You have to because of Ronald Isley’s magnificently fragile voice chiming in from the last song on their 1974 album Live It Up. The song is called Ain’t I Been Good to You and the album is important because it is in the sweet spot of The Isley format: dance banger-slow jam-mid-tempo-funk then repeat. The other reason One Day can’t be ignored is because of Ernie and Marvin Isley. Marvin’s bass is just monstrous and Ernie is credited on the album with “percussion, drums, acoustic guitar, electric guitar” the rhythm section is all time electric making it damn near impossible not to groove. For those who don’t know Pimp had a big hand (along with the legendary N.O. Joe) with producing all UGK music. He knew that Ronald’s voice would give you pause just like he knew Ernie and Marvin’s groove would keep you nodding your head. UGK created music that wasn’t for the club or the backpack, rider music for car speakers,  for moments like the first time I heard it. They couldn’t have done it without the Isley bump and none of them would have a problem saying that.

The Isley Brothers original:

The UGK version:

#Bandcampgold-Triple Fat Lice by Homeboy Sandman & Aesop Rock

a2063461306_10Bandcampgold-Triple Fat Lice by Homeboy Sandman & Aesop Rock

by Dan-O

It comes out of nowhere in the most assured, thick New York accent “I didn’t vote I already got enough sticka’s.”By the time it hits my ears I’m letting out an audible OOOO making bitter beer face in public. I stare at my phone and say “that is the most NY sh_t I have ever heard.” The man speaking is Homeboy Sandman on Yoohoo my favorite song on the Triple Fat Lice EP he released with Aesop Rock.

I’ve never been a devoted Homeboy Sandman fan, he operates on a level of meta-awareness I find uncomfortable to listen to but I love him on the Lice EP’s. The mission is different, Rock and Sandman gather together to have the most fun they can have and just send it to whomever likes that. On Pins and Needles they repurpose the Phife-Tip interactive Chorus from Tribe’s Check The Rhime. They fill each verse with wild nonsensical humorous brags like Sandman claiming his first name is Danger and then immediately making it clear that these pretzels are making him thirsty. Sandman has always been a great rapper and at times he does turn his self-awareness back up but he’s still in a fun place which makes the journey a joy.

For Aesop Rock’s part the last few solo albums I have been convinced he is at his literal career peak as a lyricist (which I understand is blasphemous to the Def Jux underground). The Impossible Kid was better paced and more personal with less Rubix Cube lyrical word games. On that same song where Sandman goes full NY (Yoohoo produced by Quelle Chris) Rock has my favorite line of the project “I’m terrible at parties, wonderful at tetris.” You can listen to Triple Fat Lice over and over catching more as you go. The hilarity does give way to serious underlying messages. Comfy is about feeling assured that the world around you is so unreliable it makes more sense to never really lay down stakes.  Oh No provides a straightforward bass slapper of a beat and Rock goes off declaring that “the acid in my tummy eats bones and hooves”  before building an even more horrific image of our world “spinning out of the nothingness/ roaches in our honeycombs/ nothing in our moneyclips /bass in our media /spirits in our computers /sad trombones in our futures. ”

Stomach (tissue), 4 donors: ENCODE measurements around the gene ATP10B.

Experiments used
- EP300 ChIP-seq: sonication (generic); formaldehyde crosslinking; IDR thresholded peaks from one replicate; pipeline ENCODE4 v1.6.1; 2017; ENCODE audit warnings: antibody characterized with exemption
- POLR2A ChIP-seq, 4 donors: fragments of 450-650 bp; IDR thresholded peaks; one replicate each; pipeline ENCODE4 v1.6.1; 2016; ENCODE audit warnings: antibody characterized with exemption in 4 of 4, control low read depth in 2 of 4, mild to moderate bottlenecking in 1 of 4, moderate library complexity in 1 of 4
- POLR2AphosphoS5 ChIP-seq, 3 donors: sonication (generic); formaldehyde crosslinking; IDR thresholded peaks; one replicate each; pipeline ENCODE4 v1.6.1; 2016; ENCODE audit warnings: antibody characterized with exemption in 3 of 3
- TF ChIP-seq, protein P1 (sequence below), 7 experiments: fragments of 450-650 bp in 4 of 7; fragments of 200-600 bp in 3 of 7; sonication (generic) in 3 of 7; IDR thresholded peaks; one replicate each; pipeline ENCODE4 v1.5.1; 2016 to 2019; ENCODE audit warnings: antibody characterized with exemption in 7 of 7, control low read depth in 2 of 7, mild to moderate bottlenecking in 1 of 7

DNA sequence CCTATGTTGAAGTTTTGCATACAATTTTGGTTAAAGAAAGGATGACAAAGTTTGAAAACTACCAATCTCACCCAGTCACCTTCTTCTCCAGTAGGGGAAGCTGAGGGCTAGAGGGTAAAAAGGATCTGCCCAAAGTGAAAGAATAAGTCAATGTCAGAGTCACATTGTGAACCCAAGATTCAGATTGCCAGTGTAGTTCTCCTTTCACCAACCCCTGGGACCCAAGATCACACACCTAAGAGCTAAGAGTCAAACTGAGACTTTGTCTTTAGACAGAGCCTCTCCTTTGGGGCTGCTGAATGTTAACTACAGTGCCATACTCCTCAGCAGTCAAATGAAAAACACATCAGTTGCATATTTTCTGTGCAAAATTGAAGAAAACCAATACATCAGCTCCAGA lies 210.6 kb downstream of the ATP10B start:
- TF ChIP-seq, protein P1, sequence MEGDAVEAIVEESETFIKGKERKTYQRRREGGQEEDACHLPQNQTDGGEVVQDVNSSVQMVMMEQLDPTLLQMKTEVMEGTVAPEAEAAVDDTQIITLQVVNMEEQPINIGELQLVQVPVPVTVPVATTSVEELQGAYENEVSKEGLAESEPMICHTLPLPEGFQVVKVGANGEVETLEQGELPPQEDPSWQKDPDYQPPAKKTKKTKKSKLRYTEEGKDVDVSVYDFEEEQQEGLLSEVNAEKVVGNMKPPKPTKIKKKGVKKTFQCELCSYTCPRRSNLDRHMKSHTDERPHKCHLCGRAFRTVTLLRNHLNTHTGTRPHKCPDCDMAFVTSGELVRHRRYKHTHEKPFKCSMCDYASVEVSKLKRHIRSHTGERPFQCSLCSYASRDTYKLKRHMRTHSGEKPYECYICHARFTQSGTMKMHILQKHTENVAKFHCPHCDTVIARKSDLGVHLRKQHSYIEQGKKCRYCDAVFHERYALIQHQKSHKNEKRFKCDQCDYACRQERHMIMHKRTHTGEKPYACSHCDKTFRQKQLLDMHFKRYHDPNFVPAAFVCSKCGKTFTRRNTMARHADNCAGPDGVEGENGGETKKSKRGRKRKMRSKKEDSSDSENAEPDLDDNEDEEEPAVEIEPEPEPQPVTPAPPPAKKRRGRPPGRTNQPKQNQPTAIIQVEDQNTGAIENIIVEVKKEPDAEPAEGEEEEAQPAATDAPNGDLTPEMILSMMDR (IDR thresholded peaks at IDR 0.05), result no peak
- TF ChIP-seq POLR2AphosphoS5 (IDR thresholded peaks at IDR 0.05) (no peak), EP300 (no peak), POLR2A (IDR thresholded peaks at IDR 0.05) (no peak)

It’s followed by Pizza and Burgers where Rock says “Even if I’m Shakespeare on paper in person I’m Beavis.” This is the joke and the truth wrapped up in one and laid over familiar sounding lyricist friendly beats. I’m so glad these ep’s exist and I hope it introduces these guys to a whole new generation who keep hitting their newsfeed for updates on J.Cole and Kendrick doing an album together. The world is so much bigger and weirder and more fun than that.

Stream or download Triple Fat Lice below:

https://aesoprockhomeboysandman.bandcamp.com/album/triple-fat-lice

 

#BandcampGold-A Common Wonder by Amerigo Gazaway, Stevie Wonder & Common

#BandcampGold-A Common Wonder by Amerigo Gazaway, Stevie Wonder, & Common

By Dan-O

Amerigo Gazaway is the best mash up dude in the world right now because when he picks two artists he doesn’t just jam them together he weaves them together. He’s paired Fela Kuti with De La Soul, Mos Def with Marvin Gaye all in ways that made you see the musical link between those artists and appreciate their skill set to a greater degree. Midway through a Gazaway mash up you wonder why you didn’t see it in the first place.

Gazaway’s strength is that he makes bold choices that pay off through deep knowledge of both artists discographies. A Common Wonder pulls heavily from 60’s Stevie in key moments; laying the foundational I Used to Love H.E.R over I Was Made to Love Her and most surprisingly finding a way to make Signed Sealed Delivered (I’m Yours) and The Light seamless dance partners. Innervisions is the current critical go to for “best Stevie Wonder album” and it gets some play in interesting places. Common’s best verses from Chi-City are ferocious and perfect over the funky synthesizers from Living In The City, The Innervision intermission drops in an interview Com did with Rap Radar talking about his relationship to Stevie. It is classic Gazaway in the sense that it provides a meaningful connection between the two while making it clear that while Visions is one of the best Stevie songs ever he doesn’t need it and can use it on a skit.